1st-Grade Guide Dealing With Homosexuals Stirs Flap in N.Y.
Five of New York City's 32 community school boards remained in a standoff with Chancellor Joseph A. Fernandez last week over their refusal to use parts of a 1st-grade curriculum guide dealing with gay and lesbian individuals.
Mr. Fernandez has given the districts until the end of this month to either adopt the teachers' guide, called "Children of the Rainbow, First Grade,'' or propose alternatives that conform to the board of education's policy on educating to eliminate discrimination against various groups, including people with different sexual orientations.
If local districts refuse to comply, Mr. Fernandez could overrule them and use central-district personnel to teach the curriculum.
Nevertheless, Districts 8 and 12 in the Bronx and District 31 in Staten Island continued last week to reject the parts of the curriculum guide dealing with homosexuals.
And District 24 in Queens stood by its unanimous vote of six months ago to reject the entire guide as an infringement of the right of parents to teach morals and religion to their children.
"My whole impression of the thing is that it is not an attempt to teach children tolerance,'' said Mary A. Cummins, the president of School Board 24. "It is an attempt by our gay community to proselytize among our 1st-grade children.''
Only District 20 in Brooklyn appeared willing last week to strike a compromise with the chancellor as it made an informal offer to teach tolerance toward homosexuals in later grades where it deems such instruction more age-appropriate.
All Kinds of Parents
Such a policy likely "would be in compliance with the board's multicultural requirements,'' Frank Sobrino, a spokesman for the chancellor, said last week.
The 433-page "Children of the Rainbow'' guide for 1st-grade teachers was developed as part of a multicultural-education initiative adopted by the board of education in late 1989.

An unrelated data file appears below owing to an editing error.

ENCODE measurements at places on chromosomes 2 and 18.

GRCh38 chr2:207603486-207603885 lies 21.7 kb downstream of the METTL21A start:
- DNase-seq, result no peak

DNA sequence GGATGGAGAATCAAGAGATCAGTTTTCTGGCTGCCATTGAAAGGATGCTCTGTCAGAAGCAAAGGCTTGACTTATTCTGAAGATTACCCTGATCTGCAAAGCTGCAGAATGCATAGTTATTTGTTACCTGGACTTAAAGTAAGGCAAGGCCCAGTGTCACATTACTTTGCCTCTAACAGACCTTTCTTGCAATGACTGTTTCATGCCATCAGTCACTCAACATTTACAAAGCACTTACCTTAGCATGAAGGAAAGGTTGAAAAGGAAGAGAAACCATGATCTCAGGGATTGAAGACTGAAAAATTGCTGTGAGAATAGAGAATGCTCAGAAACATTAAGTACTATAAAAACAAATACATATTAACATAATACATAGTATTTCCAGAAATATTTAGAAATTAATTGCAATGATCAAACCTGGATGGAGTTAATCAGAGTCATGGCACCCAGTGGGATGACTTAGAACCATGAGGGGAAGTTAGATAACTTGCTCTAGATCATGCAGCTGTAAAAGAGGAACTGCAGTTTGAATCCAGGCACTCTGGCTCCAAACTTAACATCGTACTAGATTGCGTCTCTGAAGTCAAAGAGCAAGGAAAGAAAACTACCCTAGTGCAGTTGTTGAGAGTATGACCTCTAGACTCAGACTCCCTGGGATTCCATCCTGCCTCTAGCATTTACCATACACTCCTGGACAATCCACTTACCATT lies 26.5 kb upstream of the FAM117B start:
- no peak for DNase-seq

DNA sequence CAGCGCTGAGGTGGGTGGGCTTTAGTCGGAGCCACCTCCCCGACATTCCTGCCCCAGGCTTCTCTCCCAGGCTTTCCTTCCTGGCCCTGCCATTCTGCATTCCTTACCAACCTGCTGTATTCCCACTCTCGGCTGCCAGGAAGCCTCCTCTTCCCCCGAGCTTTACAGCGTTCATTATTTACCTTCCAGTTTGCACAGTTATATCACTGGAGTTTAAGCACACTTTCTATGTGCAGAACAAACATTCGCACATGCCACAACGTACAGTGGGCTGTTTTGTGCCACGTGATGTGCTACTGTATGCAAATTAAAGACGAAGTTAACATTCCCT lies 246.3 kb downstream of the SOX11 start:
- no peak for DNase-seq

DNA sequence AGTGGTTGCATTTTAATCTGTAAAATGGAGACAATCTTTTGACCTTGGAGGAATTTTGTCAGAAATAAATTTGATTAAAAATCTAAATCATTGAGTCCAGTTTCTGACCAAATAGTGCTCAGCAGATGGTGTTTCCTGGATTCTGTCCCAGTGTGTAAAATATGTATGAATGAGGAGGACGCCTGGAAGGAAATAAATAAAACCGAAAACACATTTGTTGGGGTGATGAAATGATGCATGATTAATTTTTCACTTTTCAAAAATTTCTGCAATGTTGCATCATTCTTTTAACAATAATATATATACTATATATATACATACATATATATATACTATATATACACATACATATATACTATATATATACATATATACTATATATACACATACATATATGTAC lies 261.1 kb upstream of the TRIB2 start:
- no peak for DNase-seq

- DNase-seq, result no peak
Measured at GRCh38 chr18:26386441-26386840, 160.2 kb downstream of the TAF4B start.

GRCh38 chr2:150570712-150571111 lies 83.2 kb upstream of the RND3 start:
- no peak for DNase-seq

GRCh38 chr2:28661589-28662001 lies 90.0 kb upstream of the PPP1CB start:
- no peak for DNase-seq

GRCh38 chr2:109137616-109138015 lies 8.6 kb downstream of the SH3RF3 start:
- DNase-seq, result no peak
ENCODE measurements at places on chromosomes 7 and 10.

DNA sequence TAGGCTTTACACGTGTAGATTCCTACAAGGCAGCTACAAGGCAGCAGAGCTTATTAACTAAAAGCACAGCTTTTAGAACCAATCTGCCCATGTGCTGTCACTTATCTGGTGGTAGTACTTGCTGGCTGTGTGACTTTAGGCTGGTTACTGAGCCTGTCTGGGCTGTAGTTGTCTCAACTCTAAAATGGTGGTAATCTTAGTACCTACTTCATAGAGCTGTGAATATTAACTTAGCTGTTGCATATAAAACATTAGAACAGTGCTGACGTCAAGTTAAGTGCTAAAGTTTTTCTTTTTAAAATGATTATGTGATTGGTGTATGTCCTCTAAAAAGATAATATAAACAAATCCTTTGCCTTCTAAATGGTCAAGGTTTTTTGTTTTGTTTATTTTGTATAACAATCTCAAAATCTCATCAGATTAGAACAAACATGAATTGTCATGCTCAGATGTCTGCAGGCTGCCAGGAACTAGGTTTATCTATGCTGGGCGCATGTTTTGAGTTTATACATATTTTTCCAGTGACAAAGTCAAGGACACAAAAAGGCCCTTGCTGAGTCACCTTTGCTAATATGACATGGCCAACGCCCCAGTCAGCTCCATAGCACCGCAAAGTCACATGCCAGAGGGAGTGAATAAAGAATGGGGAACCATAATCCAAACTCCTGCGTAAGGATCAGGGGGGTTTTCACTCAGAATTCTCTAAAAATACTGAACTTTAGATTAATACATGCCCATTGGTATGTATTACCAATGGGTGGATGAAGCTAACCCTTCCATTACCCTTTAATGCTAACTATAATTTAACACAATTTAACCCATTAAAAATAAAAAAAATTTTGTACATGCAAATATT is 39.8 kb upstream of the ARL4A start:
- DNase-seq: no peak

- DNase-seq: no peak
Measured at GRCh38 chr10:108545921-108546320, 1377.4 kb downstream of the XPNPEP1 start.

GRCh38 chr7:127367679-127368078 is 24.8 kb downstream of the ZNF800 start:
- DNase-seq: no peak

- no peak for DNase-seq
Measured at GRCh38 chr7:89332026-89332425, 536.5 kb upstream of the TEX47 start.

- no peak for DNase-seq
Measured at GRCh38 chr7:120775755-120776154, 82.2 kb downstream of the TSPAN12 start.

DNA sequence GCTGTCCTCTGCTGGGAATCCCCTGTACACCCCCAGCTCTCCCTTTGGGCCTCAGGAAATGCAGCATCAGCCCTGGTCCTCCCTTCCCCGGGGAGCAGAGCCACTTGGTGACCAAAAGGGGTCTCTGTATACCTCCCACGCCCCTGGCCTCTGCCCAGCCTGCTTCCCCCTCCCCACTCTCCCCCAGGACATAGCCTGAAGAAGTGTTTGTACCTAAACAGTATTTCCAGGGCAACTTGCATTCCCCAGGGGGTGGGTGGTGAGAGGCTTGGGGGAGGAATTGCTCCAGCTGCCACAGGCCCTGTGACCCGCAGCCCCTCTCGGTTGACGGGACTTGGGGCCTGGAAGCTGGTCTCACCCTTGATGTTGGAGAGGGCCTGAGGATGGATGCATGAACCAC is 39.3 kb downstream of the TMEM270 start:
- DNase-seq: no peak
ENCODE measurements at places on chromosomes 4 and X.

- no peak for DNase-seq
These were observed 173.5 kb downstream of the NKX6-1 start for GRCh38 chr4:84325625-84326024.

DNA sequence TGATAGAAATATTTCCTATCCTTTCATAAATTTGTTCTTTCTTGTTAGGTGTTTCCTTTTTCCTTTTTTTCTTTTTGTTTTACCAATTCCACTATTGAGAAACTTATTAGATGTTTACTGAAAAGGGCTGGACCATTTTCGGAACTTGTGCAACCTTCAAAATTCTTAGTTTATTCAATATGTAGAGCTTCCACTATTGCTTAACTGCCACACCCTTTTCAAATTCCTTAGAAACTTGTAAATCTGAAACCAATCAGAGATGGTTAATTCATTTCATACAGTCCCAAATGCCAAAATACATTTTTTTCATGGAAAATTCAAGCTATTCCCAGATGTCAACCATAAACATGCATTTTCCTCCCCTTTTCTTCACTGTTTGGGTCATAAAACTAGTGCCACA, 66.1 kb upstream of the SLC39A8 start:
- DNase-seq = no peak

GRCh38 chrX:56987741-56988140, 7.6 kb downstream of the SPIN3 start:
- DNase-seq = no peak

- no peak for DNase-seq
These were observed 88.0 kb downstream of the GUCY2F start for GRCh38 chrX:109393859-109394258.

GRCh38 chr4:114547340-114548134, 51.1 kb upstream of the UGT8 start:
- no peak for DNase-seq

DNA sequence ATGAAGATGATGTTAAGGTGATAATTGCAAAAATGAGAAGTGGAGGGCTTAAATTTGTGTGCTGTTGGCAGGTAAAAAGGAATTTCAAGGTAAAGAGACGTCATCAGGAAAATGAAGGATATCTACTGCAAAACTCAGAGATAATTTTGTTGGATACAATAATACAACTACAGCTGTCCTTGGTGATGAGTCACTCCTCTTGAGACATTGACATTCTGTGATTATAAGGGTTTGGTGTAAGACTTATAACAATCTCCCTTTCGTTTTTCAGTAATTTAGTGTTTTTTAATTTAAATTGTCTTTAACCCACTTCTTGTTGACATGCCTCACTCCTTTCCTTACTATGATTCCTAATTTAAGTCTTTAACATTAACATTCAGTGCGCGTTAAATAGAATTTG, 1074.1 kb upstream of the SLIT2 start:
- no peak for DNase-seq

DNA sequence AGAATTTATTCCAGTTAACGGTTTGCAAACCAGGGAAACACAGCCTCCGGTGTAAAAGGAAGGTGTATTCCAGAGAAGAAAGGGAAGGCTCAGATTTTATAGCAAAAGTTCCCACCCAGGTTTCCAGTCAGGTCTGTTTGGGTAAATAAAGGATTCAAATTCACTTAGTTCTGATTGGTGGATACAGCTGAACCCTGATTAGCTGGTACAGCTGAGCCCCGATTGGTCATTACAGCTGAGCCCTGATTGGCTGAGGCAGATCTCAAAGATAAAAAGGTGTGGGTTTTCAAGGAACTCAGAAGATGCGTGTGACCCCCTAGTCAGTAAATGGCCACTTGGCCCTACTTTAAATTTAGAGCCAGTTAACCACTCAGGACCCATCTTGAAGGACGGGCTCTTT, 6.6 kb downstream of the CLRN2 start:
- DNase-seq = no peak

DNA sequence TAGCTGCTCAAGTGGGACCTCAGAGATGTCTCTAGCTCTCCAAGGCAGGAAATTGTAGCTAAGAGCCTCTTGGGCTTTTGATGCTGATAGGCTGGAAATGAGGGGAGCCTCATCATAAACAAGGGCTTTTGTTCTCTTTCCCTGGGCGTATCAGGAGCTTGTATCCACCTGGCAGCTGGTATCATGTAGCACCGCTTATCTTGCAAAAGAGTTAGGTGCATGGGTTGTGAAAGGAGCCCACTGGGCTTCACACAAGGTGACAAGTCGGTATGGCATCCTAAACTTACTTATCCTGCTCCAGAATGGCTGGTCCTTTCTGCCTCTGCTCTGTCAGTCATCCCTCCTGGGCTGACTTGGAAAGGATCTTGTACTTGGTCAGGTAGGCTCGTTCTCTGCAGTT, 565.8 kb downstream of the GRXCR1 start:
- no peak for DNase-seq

A subsection of the guide titled "families'' advises teachers to be aware of and sensitive to issues related to various family structures, including those that include gay or lesbian parents.
"Children must be taught to acknowledge the positive aspects of each type of household and the importance of love and care in family living,'' the curriculum guide states.
Among the books the guide lists as available for teachers to use, personally or in their classrooms, are Daddy's Roommate, Heather Has Two Mommies, and Gloria Goes to Gay Pride, all children's stories about couples of the same sex.
Two gay representatives were on the 20-member committee that reviewed the curriculum, and the curriculum was lauded by many gay parents, teachers, and activists.
Ed Sedarbaum, the male chair of an organization called Queens Gays and Lesbians United, last week praised the relevant pages in the curriculum guide as "subtly broadcasting to all children that gays and lesbians are among us, they are not outsiders, and all people should be respected for who they are.''
Leaders of the United Federation of Teachers have said that the material may not be appropriate for all children, but maintain that teachers should have access to the material and should be able to use it where and when they think it appropriate.
An organization called Concerned Parents for Education Accountability has formed to oppose the curriculum.
It and the District 24 board have sent letters to thousands of parents protesting attempts to teach acceptance of a behavior they view as deviant. More than a thousand people demonstrated on Oct. 6 outside the chancellor's office, where they were met by counterdemonstrators.
Ms. Cummins, who has also criticized the district's AIDS-prevention curriculum as too explicit, said she is even more offended by the multicultural guide because it is intended to influence the entire curriculum, rather than just a specific sex-education class from which parents can opt to have their children excluded.
"I don't believe that any child should be taught in school anything
that is contrary to that child's moral codes or religion at home,'' Ms.
Cummins said last week. "That is an invasion of religious freedom and
it is also an invasion of the right of privacy.''